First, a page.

23rd Jun

2016

Sacroiliac Joint

The Sacroiliac joints
The sacroiliac joints (SIJs) are often referred to as being out and twisted which is a little slimmed down on information. Some details to remember
The sacrum is made of a number of vertebrae that are fused together.
The sacrum wedges between the two pelvic bones such that there are two SIJs – one left, one right immediately next to your buttock muscles.
The sacrum acts like a foundation stone wedging between the pelvic bones transferring forces from ground impact or from back movements.
Stability comes from FORM CLOSURE (the shape of the joint being similar to the number 7 in shape, a roughened joint surface surface, many ligaments around the joint) and FORCE CLOSURE (appropriate muscle tone and firing pattern around the joint).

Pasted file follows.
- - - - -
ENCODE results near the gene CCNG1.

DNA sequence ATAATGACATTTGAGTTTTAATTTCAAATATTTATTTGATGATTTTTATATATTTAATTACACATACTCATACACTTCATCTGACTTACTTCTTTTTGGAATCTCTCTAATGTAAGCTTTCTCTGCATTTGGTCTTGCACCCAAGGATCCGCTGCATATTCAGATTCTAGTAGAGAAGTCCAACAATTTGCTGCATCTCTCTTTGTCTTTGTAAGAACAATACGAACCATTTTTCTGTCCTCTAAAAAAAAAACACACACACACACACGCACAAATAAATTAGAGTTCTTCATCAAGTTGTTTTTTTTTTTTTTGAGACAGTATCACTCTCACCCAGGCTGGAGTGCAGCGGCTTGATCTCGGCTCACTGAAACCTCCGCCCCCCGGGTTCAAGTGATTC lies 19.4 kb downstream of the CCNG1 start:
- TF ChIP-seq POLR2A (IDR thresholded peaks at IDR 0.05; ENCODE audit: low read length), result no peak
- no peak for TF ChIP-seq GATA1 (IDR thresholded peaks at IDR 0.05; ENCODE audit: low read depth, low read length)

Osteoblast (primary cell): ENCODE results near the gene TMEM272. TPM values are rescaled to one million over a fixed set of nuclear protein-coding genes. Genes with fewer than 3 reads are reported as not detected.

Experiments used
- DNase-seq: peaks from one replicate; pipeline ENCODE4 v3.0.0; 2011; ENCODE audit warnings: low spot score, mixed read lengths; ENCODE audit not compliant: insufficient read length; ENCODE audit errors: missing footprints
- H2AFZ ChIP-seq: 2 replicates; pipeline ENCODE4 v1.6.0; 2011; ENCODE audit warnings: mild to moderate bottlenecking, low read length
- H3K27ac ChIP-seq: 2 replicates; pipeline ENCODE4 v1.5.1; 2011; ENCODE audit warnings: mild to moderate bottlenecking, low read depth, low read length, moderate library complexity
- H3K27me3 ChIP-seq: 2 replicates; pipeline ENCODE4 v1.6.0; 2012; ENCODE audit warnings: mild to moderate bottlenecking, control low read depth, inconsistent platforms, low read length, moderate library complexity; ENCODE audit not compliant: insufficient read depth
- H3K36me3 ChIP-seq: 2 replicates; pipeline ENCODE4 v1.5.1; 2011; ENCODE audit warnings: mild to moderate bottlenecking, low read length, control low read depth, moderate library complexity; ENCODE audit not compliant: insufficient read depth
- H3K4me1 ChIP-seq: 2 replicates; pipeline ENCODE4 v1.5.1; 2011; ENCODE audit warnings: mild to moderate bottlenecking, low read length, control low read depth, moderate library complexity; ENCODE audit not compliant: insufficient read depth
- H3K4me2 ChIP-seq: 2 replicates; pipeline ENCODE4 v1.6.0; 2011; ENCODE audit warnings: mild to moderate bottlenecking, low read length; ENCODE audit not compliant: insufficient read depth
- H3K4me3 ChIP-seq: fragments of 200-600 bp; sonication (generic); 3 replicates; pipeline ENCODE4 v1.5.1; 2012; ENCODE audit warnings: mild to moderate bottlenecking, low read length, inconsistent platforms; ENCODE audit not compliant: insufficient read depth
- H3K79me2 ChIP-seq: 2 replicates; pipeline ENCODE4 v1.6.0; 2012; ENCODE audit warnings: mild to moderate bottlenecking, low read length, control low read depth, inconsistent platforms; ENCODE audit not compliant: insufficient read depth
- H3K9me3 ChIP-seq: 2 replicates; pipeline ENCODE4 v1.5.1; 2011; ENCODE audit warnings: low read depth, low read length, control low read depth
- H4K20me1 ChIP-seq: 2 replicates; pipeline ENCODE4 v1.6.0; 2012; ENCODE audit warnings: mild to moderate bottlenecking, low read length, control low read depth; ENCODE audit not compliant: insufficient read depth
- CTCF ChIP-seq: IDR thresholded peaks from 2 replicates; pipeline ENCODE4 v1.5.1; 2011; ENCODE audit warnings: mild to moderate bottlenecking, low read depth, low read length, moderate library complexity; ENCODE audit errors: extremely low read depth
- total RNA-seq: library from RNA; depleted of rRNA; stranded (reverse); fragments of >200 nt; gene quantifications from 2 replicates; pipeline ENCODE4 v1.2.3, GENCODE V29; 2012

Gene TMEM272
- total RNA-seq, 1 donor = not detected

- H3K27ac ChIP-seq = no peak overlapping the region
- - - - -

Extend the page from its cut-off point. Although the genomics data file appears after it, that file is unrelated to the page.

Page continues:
When walking the SIJ on the standing leg is stabilised with muscle contractions and sacral motion in the joint whilst the other SIJ requires looseness to allow smooth swing of the other leg forward.
When assessing the SIJ Physiotherapists assess for slips, inflares, outflares, left/right squish, compression/distraction provocation tests for pain, biomechanical function on Stork, shunt and active SLR tests along with observing the sacral motion through lumbar movement.
it sounds complicated….

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